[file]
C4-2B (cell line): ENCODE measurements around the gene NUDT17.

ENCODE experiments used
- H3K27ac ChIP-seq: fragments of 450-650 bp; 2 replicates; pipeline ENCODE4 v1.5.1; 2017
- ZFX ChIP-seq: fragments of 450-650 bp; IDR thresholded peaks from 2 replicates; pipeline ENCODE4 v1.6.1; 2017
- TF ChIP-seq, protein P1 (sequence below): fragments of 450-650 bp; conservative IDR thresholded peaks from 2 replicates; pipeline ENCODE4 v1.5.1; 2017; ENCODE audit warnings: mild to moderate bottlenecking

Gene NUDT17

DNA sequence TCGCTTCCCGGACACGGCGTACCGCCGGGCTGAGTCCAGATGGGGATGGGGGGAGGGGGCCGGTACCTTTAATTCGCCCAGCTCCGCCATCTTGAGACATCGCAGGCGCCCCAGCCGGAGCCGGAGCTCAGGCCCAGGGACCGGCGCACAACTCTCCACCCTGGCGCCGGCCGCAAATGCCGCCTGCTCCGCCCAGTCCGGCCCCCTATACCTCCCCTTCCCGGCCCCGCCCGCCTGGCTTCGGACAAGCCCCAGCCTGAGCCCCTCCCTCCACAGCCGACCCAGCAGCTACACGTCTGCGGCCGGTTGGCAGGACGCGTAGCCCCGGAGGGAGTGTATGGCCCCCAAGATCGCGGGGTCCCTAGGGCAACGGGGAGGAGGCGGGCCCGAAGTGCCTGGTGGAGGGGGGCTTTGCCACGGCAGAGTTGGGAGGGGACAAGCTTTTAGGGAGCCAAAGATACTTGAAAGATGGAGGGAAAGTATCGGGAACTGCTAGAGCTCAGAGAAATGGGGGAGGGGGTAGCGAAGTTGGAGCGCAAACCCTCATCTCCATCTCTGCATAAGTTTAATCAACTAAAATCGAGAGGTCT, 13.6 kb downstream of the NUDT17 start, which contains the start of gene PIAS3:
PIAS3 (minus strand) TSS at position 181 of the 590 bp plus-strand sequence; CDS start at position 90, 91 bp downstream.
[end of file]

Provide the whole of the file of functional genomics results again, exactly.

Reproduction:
C4-2B (cell line): ENCODE measurements around the gene NUDT17.

ENCODE experiments used
- H3K27ac ChIP-seq: fragments of 450-650 bp; 2 replicates; pipeline ENCODE4 v1.5.1; 2017
- ZFX ChIP-seq: fragments of 450-650 bp; IDR thresholded peaks from 2 replicates; pipeline ENCODE4 v1.6.1; 2017
- TF ChIP-seq, protein P1 (sequence below): fragments of 450-650 bp; conservative IDR thresholded peaks from 2 replicates; pipeline ENCODE4 v1.5.1; 2017; ENCODE audit warnings: mild to moderate bottlenecking

Gene NUDT17

DNA sequence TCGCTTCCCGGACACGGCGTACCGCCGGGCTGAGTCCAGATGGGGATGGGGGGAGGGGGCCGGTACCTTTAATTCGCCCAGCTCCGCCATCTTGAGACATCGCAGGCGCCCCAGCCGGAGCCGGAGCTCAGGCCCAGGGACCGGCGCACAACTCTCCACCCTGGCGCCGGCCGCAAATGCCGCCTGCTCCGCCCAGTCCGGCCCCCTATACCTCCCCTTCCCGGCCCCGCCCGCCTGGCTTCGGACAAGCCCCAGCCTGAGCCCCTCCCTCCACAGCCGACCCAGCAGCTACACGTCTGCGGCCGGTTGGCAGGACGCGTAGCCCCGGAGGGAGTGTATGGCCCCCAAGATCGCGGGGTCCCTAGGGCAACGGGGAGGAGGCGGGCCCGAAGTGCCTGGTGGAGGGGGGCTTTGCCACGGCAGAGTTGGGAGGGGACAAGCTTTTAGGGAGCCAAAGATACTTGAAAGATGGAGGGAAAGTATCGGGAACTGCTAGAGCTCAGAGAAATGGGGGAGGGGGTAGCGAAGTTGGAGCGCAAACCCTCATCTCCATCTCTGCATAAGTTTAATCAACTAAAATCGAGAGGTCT, 13.6 kb downstream of the NUDT17 start, which contains the start of gene PIAS3:
PIAS3 (minus strand) TSS at position 181 of the 590 bp plus-strand sequence; CDS start at position 90, 91 bp downstream.